When I asked one of my colleagues why students at my school wore a different white uniform on Wednesdays, he shrugged. “Is it just tradition?” I prompted him further. He gave me the head bobble so typical of Indians, along with an enigmatic half-smile, and concluded, “I don’t know. But we really love our traditions here.” The morning assembly on Wednesday resembles nothing less than a naval boot camp graduation, circa 1943, replete with white dress uniforms for boys, and what look suspiciously like nurses’ uniforms for girls. The only difference is that some gray uniforms dot the class lines, evidence of participation of both boys and girls in scouting. Wednesday assembly is also the day for Mass Physical Training. In their class lines, students engage in 30 minutes of stretching, yoga, and calisthenics, while the few teachers committed, concerned, or sadistic enough watch from the shelter of several shade trees around the yard.
In the course of the exercise session, several students will leave the ranks before passing out. One or two won’t make it. Classmates will carry them into the shade to recover, then return to their places. It’s hot, and it has been since May, but the monsoon has not produced the kind of rains this agricultural region is used to, or needs. In some reports in the newspapers, farmers are selling their wives to cover the financial losses. More than 140 farmers in the state have committed suicide in the past 7 weeks, while rainfall was less than half the annual norm.
Despite the growing crisis, or maybe in answer to it, during the first week or so after we arrived, neighborhoods and communities around the region geared up for Ganesha Chaturthi, the Hindu holiday where the elephant-headed god bestows his presence and goodwill on humanity. Wikipedia explains the background of the myth thusly:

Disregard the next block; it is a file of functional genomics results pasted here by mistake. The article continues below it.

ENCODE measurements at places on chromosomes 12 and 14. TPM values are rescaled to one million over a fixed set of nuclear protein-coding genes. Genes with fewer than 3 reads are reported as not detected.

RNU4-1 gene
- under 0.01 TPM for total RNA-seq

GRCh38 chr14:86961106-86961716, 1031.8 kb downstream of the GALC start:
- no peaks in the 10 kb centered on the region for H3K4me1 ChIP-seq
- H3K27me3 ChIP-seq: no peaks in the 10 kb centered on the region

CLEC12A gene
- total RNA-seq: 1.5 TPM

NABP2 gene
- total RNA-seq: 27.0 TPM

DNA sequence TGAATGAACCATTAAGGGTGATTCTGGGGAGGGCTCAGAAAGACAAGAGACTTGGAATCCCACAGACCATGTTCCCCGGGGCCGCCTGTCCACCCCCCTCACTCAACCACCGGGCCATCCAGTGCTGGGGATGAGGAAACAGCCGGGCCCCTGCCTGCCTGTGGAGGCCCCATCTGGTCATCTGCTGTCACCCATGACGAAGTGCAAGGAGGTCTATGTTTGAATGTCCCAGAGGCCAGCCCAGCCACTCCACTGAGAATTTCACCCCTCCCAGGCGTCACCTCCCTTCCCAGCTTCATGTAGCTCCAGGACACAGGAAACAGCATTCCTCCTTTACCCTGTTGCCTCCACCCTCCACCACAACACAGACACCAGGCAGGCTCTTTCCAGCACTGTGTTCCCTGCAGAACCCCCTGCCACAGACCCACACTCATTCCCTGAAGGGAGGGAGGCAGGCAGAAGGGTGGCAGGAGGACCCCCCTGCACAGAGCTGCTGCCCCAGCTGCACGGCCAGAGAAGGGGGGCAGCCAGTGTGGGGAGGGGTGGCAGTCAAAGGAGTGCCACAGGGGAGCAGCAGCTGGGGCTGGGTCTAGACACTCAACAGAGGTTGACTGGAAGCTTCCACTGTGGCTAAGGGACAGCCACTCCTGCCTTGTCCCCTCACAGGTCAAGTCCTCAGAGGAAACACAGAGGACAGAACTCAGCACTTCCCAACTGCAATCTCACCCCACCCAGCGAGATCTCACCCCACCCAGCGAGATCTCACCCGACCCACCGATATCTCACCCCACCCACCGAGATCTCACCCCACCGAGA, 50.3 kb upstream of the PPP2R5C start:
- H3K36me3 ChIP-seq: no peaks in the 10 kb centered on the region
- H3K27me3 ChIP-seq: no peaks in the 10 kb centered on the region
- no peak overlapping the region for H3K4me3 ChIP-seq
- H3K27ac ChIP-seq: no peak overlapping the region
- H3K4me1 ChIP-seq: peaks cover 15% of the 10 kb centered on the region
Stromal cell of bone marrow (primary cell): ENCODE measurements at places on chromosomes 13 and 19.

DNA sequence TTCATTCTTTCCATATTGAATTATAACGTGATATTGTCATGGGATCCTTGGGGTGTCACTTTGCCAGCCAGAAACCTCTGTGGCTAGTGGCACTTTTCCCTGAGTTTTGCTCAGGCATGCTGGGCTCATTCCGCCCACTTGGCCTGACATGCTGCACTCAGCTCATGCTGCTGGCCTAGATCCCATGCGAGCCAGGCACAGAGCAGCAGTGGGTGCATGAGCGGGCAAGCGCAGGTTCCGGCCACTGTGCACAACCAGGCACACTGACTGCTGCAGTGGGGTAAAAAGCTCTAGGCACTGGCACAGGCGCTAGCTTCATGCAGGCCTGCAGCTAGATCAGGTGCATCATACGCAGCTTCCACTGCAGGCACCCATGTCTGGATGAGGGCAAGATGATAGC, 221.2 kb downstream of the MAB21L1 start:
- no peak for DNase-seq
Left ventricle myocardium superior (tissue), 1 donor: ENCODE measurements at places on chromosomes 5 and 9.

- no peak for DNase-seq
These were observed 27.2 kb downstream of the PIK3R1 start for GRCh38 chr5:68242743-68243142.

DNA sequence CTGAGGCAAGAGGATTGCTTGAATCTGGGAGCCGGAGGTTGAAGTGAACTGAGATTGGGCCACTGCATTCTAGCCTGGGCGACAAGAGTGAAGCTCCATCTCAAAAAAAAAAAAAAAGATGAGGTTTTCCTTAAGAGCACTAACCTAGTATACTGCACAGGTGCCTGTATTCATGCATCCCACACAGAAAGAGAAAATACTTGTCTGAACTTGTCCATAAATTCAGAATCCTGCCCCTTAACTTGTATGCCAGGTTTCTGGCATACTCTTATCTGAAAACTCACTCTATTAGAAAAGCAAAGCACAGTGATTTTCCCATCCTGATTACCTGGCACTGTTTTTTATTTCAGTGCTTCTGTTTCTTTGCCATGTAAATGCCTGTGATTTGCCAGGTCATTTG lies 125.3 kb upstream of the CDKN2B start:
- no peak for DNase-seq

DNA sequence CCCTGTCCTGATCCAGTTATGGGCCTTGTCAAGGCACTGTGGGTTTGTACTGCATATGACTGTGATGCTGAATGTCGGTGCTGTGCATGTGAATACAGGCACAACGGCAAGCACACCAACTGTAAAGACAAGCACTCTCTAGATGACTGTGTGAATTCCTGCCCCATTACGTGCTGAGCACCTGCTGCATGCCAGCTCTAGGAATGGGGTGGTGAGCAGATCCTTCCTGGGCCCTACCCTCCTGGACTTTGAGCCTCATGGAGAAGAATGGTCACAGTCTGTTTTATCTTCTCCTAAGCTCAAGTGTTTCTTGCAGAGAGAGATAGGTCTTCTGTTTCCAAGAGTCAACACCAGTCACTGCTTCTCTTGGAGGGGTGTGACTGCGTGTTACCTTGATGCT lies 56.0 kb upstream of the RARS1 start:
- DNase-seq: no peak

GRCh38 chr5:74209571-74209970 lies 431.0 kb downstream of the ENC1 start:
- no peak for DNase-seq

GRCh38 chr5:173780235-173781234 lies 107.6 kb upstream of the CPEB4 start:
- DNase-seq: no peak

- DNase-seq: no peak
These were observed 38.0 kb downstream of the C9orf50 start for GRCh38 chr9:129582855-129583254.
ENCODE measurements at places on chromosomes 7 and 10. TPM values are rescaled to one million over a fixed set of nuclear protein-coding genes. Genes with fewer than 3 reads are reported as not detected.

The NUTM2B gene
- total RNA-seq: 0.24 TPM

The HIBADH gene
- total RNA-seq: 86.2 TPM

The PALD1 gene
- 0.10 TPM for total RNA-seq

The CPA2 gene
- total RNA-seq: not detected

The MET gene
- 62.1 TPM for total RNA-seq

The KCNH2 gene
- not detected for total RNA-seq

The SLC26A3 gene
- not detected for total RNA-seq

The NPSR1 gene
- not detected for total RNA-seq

“According to the legend, Lord Shiva, the Hindu God of resolution, was away at a war. His wife Parvati, wanted to bathe and having no-one to guard the door to her house, conceived of the idea of creating a son who could guard her. Parvati created Ganesha out of the sandalwood paste that she used for her bath and breathed life into the figure. She then set him to stand guard at her door and instructed him not to let anyone enter.
“In the meantime, Lord Shiva returned from the battle but as Ganesha did not know him, stopped Shiva from entering Parvati's chamber. Shiva, enraged by Ganesh’s impudence, drew his trident and cut off Ganesha's head. Parvati emerged to find Ganesha decapitated and flew into a rage. She took on the form of the Goddess Kali and threatened destruction to the three worlds of Heaven, Earth and the subterranean earth.
“Parvati was still in a dangerous mood. Seeing her in this mood, the other Gods were afraid and Shiva, in an attempt to pacify Parvati, sent out his ganas, or hordes, to find a child whose mother is facing another direction in negligence, cut off his head and bring it quickly. The first living thing they came across was an elephant. That elephant was facing north (the auspicious direction associated with wisdom). So they brought the head of this elephant and Shiva placed it on the trunk of Parvati's son and breathed life into him. Parvati was overjoyed and embraced her son, the elephant-headed boy whom Shiva named Ganesha, the lord of his ganas. Parvati was still upset so Lord Shiva announced that everyone who worships Ganesha before any other form of God is favoured. So Ganesh is worshipped first in all Hindu occasions and festivals.”